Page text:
HOPE extended in community with grant
For families experiencing generational poverty, the idea of making positive changes can seem distant. Olmsted County Community Services is expanding two of its best tools for these situations — Project HOPE and Project PACE.
"It's about convincing people who have lost the belief that there are possibilities out there, and that there is a hopeful future, that a hopeful future is possible," John Edmonds, family support programs supervisor, said.
The county recently received more than $410,000 in Minnesota Department of Human Services grant funding to expand both programs over the next three years.
It is a grant the county has not received in the past and should help build off the work the programs have established so far, said Paul Fleissner, director of Olmsted County Community Services.
Project HOPE (Hope, Opportunity, Pride and Empowerment) was established in 2005 to address a specific issue — a disproportionate number of families of color in the county's child welfare system.
Project PACE (Parents and Children Excel) was established two years later, in 2007, as a direct connection to children in the community. The program works with young people of color who have school attendance issues or behavioral problems at home, in schools or in the community.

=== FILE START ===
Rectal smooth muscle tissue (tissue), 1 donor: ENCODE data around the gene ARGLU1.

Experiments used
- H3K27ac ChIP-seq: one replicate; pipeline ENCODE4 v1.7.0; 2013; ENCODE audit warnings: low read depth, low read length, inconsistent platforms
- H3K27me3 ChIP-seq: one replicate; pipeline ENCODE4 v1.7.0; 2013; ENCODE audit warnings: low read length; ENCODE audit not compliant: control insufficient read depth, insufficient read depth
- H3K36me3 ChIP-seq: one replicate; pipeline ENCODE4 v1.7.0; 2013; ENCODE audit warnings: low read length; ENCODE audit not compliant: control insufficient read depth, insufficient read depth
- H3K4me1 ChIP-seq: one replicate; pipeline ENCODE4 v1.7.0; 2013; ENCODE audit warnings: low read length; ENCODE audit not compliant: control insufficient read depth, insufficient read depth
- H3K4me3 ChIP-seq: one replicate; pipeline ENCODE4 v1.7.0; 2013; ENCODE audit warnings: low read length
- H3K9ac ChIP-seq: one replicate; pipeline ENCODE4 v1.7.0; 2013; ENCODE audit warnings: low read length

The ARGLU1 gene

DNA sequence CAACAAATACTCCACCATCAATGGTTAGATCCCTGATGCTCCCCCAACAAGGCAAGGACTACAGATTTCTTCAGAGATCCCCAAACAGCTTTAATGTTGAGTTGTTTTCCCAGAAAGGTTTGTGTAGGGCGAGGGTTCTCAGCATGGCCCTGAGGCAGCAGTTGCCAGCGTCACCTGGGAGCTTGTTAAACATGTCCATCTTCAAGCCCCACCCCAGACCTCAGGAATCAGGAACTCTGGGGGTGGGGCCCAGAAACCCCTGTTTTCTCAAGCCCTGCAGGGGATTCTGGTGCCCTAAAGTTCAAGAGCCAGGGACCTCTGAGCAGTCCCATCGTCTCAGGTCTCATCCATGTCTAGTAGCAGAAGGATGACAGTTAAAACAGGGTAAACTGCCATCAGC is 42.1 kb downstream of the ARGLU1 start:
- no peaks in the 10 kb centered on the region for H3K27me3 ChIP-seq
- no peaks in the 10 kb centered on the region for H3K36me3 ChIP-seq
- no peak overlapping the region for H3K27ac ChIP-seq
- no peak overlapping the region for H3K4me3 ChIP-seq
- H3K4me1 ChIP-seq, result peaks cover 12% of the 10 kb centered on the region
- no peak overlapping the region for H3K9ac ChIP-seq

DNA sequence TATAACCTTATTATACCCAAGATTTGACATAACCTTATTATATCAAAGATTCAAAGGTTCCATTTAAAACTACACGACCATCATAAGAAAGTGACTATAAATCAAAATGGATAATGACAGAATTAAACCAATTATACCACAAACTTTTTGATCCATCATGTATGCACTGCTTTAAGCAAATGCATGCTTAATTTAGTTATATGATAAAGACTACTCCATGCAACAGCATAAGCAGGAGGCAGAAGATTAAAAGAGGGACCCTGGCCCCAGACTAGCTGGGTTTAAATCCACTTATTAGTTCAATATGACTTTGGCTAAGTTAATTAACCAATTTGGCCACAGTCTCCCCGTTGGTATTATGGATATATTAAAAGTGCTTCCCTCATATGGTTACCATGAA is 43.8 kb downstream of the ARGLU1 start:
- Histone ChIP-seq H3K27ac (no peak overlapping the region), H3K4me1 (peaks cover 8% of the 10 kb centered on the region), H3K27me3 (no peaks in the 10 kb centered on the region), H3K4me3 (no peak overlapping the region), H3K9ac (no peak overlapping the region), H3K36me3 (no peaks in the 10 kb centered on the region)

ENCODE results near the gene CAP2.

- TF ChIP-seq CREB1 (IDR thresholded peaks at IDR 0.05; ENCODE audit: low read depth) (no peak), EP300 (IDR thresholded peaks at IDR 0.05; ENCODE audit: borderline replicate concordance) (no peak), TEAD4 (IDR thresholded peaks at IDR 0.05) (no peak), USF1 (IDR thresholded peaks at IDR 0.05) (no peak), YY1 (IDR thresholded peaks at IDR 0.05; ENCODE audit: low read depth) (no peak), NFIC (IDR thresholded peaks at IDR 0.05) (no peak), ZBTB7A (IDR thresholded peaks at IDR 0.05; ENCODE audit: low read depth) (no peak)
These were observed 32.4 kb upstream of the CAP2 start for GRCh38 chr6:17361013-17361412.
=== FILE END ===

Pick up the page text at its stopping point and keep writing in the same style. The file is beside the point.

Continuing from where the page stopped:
Together, the programs work with families of color in the community to address both personal issues and systemic issues.
"What our program was about was helping families to develop a vision for the future and then helping them to overcome whatever barriers there were — systemic barriers as well as what their personal barriers might have been," Edmonds said.
Education is a key component of both Project Hope and Project PACE as education can be an indicator of future success — and a lack of education often can correlate to negative social indicators, Edmonds said.
With the new grant funding for the programs, Edmonds said Olmsted County will be able to extend its reach into early education. Project PACE previously had served children ages 7 to 14, but with more funding, the program will move into early education environments at all ages.
"I think it's a major step forward," Edmonds said.
In 2014, the county's latest report on the programs, Project PACE served 94 clients.
For more information on the programs, visit the Olmsted County webpage at co.olmsted.mn.us or call the Children and Family Services Division of Community Services at 328-6400.